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How Dangerous Is Measles? Can Measles Kill You?

Ask a Doctor

How dangerous is measles? Chicken pox isn’t that serious and every kid gets that and it’s no big deal. Is measles basically the same? If that’s the case, why bother with the MMR vaccine? Or can measles kill you?

Doctor’s Response

Measles can kill, but is rarely fatal. Measles of either type usually clears up on its own in seven to 10 days. Once a person has had a case of the measles, they are typically immune for life. Complications are rare but may be serious. This is the reason why health care professionals recommend vaccination.

There are two types of measles, each caused by a different virus. Although both produce a rash and fever, they are different diseases. When most people use the term measles, they are referring to the first condition below.

  • The rubeola virus causes "red measles," also known as "hard measles" or just "measles." Although most people recover without problems, rubeola can lead to pneumonia or inflammation of the brain (encephalitis).
  • The rubella virus causes "German measles," also known as "three-day measles." This is usually a milder disease than red measles. However, this virus can cause significant birth defects if an infected pregnant woman passes the virus to her unborn child.

Although red measles is often a mild disease, a few serious complications may occur. Red measles makes people more vulnerable to pneumonia and bacterial ear infections. Pneumonia as a complication of measles is especially serious in infants and is responsible for most deaths in this age group. Inflammation of the brain (encephalitis) occurs about once in every thousand cases of measles and is a serious complication that can be fatal.

Red measles is particularly severe in people with weakened immune systems, including people who are malnourished or have HIV.

The most feared complication of rubella is "congenital rubella," which occurs when an infected pregnant woman passes the virus to her unborn child. Among other problems and birth defects, affected infants may have cataracts, heart defects, hearing impairment, and learning disabilities. The risk of transmission is highest early in pregnancy. The virus may also cause miscarriage or stillbirth.

There is no specific antiviral treatment or cure for measles. Children should stay at home and out of school until cleared to return by their health care professional. Health researchers have noticed that some children in underdeveloped countries or those throughout the globe who develop a severe case of measles have low vitamin A blood levels and seem to have a reduction of their symptoms if given vitamin A supplementation.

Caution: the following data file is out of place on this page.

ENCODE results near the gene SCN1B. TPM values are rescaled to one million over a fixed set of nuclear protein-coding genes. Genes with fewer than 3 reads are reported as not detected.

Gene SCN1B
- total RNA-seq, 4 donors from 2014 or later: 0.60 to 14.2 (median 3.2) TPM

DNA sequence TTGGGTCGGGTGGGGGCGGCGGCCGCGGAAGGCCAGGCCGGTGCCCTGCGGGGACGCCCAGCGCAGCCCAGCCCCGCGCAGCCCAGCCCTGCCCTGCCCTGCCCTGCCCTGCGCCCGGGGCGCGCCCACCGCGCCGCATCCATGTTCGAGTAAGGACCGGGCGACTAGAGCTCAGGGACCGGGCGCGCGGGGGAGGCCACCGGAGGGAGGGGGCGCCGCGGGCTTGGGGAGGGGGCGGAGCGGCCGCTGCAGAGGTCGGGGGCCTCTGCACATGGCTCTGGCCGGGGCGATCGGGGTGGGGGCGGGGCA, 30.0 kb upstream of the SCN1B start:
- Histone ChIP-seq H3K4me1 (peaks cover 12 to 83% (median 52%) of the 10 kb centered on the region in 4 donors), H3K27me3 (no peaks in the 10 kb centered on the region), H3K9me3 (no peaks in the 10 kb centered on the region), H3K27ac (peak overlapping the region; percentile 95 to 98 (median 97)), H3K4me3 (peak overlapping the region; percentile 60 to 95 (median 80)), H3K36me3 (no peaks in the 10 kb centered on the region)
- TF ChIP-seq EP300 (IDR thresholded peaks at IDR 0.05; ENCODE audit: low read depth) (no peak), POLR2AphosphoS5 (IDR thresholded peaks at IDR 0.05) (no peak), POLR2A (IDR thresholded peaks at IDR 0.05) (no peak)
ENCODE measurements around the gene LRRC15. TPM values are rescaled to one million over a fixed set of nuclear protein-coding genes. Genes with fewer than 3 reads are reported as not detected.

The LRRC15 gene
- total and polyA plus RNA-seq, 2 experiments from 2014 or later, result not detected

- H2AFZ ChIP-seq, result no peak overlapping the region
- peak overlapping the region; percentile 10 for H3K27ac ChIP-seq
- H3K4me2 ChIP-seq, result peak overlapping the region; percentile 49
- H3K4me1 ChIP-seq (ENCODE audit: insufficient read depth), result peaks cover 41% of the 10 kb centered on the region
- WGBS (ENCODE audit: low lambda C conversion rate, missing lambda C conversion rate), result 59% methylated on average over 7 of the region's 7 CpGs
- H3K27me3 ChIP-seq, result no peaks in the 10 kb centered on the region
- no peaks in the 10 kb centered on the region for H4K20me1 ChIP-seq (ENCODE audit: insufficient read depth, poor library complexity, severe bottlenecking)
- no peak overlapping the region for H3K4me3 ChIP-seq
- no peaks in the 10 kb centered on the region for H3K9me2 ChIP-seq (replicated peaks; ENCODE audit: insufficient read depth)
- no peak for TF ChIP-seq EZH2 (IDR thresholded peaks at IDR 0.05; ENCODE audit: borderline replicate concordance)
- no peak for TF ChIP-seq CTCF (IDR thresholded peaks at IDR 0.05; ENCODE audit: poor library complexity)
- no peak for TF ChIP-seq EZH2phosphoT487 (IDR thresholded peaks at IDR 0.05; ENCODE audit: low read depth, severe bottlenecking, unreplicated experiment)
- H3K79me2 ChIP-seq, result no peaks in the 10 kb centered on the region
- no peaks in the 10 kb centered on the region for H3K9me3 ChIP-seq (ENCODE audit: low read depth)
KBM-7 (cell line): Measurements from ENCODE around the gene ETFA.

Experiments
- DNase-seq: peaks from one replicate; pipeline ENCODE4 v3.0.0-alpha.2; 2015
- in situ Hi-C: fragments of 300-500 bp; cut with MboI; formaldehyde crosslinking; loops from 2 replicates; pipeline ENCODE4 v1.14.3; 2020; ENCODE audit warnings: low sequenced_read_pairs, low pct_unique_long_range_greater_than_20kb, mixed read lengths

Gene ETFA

But you likely won’t have to worry about any of these possible complications if you received the MMR vaccine, which is the safest and best way to prevent measles. Because of widespread vaccination of children, both kinds of measles occur much less often than in the past. However, recently there have been a number of well-publicized outbreaks in communities around the United States, including an active 2019 outbreak.

In the United States in 2017, there were 118 rubeola cases in the United States, and the majority of those affected were unimmunized. Outbreaks in the U.S. continue, with up to 90% due to importation of measles from another country, including many European countries. Due to different vaccination policies than followed in the U.S., measles is still common in Europe, Asia, Africa, and the Pacific Island states.

Examples of other outbreaks include a major outbreak in France in 2011 that involved more than 15,000 people. In 2014, there were 667 U.S. documented cases of rubeola. In 2015, a multi-state outbreak originated in a California amusement park, likely due to an international traveler. From Jan. 1, 2018, to July 14, 2018, rubeola reportedly infected 107 people from 21 states and the District of Columbia.

For more information, read our full medical article on measles.

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Reviewed on 5/3/2019
References
American Academy of Pediatrics. "Measles (Rubeola)." In: Kimberlin DW, Brady MT, Jackson MA, Long SS, eds. Red Book: 2018 Report of the Committee on Infectious Diseases. 31st ed. Itasca, IL: American Academy of Pediatrics, 2018: 537-550; 705-710.

American Academy of Pediatrics. "Rubella." In: Kimberlin DW, Brady MT, Jackson MA, Long SS, eds. Red Book: 2018 Report of the Committee on Infectious Diseases. 31st ed. Itasca, IL: American Academy of Pediatrics, 2018: 705-710.

United States. Centers for Disease Control and Prevention. "Measles -- United States, 2011." MMWR 61.15 Apr. 20, 2012: 253-257.
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